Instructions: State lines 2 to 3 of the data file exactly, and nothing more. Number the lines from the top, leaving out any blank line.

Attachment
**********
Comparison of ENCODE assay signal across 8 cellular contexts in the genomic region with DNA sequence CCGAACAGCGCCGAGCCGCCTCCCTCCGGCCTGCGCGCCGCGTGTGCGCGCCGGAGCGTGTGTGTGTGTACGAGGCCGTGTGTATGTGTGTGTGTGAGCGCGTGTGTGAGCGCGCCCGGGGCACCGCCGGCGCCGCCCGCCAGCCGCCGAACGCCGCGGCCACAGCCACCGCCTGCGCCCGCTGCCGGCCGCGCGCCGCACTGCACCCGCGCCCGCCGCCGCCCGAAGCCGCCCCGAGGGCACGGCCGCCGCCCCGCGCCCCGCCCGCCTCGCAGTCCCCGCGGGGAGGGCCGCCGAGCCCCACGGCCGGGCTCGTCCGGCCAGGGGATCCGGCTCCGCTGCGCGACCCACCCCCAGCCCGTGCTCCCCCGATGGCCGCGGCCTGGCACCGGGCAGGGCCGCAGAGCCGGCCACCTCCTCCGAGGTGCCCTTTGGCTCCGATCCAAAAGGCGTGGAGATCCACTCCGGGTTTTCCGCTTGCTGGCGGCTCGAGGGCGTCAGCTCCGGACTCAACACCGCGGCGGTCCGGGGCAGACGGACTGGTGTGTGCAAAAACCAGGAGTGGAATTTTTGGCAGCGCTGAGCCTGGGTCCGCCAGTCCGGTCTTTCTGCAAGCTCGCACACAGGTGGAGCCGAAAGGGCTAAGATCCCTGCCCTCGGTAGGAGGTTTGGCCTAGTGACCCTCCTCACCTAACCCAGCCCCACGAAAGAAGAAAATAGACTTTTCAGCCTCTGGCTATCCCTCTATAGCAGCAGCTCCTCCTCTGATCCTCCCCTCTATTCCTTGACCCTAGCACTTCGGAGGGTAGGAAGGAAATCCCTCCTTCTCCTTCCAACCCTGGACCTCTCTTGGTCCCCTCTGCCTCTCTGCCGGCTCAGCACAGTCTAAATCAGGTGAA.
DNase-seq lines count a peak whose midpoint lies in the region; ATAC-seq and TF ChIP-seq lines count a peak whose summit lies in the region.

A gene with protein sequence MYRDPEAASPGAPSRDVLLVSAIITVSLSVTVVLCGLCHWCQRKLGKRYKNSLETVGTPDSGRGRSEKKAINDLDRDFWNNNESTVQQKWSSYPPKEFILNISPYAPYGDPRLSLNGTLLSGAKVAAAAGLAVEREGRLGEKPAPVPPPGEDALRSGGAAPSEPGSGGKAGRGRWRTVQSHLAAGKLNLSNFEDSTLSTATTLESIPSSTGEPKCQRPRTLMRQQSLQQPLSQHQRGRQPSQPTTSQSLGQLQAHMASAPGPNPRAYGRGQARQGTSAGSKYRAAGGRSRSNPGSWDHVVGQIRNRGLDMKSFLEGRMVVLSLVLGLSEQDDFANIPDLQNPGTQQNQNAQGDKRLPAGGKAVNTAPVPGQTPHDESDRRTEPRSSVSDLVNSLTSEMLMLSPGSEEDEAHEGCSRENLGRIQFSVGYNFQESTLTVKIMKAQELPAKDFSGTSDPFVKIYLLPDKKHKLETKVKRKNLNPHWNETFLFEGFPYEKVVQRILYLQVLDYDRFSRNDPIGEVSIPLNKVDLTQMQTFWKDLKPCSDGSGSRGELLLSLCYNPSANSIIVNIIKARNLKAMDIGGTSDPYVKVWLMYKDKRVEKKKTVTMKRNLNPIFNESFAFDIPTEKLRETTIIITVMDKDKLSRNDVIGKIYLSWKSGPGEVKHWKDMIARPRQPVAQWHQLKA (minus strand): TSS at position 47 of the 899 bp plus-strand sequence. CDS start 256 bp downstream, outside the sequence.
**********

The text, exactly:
DNase-seq lines count a peak whose midpoint lies in the region; ATAC-seq and TF ChIP-seq lines count a peak whose summit lies in the region.

A gene with protein sequence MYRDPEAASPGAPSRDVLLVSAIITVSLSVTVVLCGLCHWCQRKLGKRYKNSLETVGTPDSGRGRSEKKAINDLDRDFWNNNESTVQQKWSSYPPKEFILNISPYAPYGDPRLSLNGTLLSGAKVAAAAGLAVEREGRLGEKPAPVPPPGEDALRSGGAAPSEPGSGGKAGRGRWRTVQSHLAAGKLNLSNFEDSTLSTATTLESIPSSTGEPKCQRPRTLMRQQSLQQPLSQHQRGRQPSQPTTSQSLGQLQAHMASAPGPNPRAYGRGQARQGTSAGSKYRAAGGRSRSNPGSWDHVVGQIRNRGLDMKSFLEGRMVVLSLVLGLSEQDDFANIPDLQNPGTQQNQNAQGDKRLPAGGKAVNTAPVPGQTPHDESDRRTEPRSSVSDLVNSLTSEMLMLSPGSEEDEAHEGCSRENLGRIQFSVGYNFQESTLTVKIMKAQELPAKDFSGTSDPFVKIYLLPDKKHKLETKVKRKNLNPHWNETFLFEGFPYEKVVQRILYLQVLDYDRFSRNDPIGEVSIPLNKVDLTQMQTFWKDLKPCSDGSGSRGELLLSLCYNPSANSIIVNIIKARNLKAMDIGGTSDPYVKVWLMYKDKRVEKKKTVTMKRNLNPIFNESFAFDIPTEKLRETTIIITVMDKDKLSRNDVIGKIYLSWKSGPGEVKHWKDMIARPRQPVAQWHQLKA (minus strand): TSS at position 47 of the 899 bp plus-strand sequence. CDS start 256 bp downstream, outside the sequence.